A king, a doctor, and a convenient deathBMJ 1994; 308 doi: https://doi.org/10.1136/bmj.308.6941.1445 (Published 28 May 1994) Cite this as: BMJ 1994;308:1445
- J H R Ramsay
Lord Dawson of Penn was the most admired and respected doctor of his generation. The skill with which he managed King George V's respiratory illness in 1928 undoubtedly saved the king's life and made Dawson a national celebrity. He was also respected within the medical profession. He was president of the Royal College of Physicians, elected twice president of the BMA, and honoured with a viscountcy.
His reputation would have been considerably diminished, however, had it been known that when the king was suffering from cardiorespiratory failure in January 1936 he administered a lethal combination of morphine and cocaine at a time when the king was already comatose and close to death. His action remained a well kept secret and the truth came to light only 50 years later when his private diary was opened, Dawson having died in 1945.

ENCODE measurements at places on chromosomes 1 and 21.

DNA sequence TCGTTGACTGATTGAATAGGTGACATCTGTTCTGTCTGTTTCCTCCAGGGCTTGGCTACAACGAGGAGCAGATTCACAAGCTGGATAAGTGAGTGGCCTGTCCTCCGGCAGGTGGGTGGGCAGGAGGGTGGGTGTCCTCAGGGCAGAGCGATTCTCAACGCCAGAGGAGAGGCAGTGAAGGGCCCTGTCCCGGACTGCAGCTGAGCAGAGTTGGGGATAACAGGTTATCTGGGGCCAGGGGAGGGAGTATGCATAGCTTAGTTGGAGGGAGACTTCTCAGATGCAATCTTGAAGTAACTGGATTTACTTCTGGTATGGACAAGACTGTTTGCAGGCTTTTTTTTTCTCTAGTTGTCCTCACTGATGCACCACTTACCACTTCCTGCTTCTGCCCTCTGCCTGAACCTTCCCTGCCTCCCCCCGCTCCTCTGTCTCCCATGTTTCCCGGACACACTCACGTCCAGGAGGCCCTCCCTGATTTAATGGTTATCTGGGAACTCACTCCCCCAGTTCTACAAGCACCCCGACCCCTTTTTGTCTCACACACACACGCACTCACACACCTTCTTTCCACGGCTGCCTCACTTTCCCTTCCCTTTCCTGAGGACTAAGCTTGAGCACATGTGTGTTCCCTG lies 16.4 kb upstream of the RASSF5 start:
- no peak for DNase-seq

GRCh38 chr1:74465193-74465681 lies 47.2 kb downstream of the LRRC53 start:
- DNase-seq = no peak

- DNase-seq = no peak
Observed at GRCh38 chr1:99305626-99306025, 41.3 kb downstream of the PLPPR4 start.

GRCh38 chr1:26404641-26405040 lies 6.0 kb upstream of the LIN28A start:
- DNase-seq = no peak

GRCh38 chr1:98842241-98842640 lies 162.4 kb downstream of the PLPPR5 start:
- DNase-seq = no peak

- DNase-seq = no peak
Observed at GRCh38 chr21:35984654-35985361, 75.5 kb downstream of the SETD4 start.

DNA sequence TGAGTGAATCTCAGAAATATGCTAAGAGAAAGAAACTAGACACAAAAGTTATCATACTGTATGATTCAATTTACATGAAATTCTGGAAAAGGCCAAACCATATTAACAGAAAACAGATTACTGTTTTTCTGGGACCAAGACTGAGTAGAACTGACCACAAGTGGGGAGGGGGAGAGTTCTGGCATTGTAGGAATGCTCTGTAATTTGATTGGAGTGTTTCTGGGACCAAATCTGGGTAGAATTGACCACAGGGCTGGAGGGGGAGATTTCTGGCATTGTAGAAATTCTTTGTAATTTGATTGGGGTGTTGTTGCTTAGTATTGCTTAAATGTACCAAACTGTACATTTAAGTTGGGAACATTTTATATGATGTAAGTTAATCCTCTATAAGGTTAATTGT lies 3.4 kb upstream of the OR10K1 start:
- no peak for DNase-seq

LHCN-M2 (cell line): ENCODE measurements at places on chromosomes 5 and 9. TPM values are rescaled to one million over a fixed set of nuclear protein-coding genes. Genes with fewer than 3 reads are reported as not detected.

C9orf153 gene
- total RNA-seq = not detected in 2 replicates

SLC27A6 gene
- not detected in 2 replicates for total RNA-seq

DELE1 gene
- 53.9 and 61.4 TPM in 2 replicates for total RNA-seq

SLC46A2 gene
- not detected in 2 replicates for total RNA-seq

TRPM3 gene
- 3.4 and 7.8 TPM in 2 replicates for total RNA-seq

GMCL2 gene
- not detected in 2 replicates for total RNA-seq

The king had been in failing health for several weeks when Queen Mary summoned Dawson to Sandringham on 17 January. Contemporary accounts of the king's last days given by the Archbishop of Canterbury and others tell of days that were tranquil and pain free with the king …
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